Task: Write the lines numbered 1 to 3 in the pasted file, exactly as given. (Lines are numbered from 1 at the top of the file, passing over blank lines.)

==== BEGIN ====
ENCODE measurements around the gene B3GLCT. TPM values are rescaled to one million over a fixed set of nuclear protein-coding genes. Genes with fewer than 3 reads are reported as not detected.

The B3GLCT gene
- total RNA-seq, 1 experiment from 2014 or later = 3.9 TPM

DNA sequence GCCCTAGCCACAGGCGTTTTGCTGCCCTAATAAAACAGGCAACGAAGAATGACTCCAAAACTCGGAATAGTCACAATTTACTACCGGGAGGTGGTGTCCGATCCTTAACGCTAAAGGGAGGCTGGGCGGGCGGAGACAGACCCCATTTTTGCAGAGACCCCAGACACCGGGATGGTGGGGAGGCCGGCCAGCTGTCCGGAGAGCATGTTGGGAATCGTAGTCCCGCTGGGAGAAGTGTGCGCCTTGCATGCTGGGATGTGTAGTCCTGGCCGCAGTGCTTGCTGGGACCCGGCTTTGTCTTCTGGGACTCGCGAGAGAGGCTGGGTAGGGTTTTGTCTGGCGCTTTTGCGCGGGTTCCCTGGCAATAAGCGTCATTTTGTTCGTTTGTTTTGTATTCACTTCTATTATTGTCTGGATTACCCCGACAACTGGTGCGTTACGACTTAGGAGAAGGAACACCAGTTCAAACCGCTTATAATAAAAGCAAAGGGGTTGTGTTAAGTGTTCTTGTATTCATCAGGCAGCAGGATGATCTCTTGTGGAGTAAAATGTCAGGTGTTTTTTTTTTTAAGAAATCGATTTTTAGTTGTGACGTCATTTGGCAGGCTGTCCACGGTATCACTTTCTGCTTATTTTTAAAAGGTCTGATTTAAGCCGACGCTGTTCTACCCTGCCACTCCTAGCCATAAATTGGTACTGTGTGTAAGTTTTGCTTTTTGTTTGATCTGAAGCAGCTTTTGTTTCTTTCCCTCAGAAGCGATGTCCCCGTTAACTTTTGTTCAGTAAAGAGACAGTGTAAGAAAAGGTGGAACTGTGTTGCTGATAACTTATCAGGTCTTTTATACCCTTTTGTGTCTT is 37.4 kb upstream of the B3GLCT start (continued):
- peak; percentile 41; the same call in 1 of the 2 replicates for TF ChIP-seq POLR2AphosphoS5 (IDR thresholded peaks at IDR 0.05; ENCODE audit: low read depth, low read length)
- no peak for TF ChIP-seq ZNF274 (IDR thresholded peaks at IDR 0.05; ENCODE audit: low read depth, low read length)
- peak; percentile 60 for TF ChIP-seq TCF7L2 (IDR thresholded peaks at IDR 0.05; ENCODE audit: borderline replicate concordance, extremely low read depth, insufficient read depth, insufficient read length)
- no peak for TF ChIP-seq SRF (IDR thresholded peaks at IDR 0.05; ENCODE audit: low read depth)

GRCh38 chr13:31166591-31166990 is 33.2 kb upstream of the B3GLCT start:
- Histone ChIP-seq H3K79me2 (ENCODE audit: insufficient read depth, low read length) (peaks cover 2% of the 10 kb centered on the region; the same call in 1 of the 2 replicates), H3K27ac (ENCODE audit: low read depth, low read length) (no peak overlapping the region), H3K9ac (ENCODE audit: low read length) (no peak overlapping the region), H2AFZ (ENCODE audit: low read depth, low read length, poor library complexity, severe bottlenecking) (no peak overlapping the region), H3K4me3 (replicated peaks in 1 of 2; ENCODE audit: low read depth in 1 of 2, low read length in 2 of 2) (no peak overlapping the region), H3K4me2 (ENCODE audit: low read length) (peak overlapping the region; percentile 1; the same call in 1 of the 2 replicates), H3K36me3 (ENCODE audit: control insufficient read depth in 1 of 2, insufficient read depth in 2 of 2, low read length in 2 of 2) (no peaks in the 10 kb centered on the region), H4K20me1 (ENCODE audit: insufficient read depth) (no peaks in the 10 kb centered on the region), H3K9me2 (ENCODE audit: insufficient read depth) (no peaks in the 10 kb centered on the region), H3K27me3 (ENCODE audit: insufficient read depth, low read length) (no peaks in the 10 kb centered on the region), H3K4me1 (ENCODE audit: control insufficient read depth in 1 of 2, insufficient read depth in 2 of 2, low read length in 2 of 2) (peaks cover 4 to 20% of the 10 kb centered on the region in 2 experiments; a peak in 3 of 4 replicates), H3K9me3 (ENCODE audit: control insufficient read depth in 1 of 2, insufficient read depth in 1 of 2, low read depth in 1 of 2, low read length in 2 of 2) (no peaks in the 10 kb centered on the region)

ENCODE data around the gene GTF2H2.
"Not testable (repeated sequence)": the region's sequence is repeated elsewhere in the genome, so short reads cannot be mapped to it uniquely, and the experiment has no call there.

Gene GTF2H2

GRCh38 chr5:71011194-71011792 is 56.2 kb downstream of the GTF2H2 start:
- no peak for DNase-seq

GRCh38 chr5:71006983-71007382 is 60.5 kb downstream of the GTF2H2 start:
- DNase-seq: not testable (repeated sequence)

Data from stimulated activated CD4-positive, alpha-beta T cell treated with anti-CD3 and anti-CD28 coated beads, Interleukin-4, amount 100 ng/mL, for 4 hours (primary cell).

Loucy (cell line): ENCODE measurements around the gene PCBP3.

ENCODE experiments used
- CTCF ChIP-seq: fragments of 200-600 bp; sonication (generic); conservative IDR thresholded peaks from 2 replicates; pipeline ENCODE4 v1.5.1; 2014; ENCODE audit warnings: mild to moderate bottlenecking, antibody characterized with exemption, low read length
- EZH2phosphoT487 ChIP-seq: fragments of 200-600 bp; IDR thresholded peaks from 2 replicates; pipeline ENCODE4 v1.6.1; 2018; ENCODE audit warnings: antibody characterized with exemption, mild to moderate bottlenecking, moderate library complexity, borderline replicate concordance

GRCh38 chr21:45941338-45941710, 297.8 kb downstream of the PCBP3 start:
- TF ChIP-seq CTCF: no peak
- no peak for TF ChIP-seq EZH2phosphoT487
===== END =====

ENCODE measurements around the gene B3GLCT. TPM values are rescaled to one million over a fixed set of nuclear protein-coding genes. Genes with fewer than 3 reads are reported as not detected.

The B3GLCT gene
- total RNA-seq, 1 experiment from 2014 or later = 3.9 TPM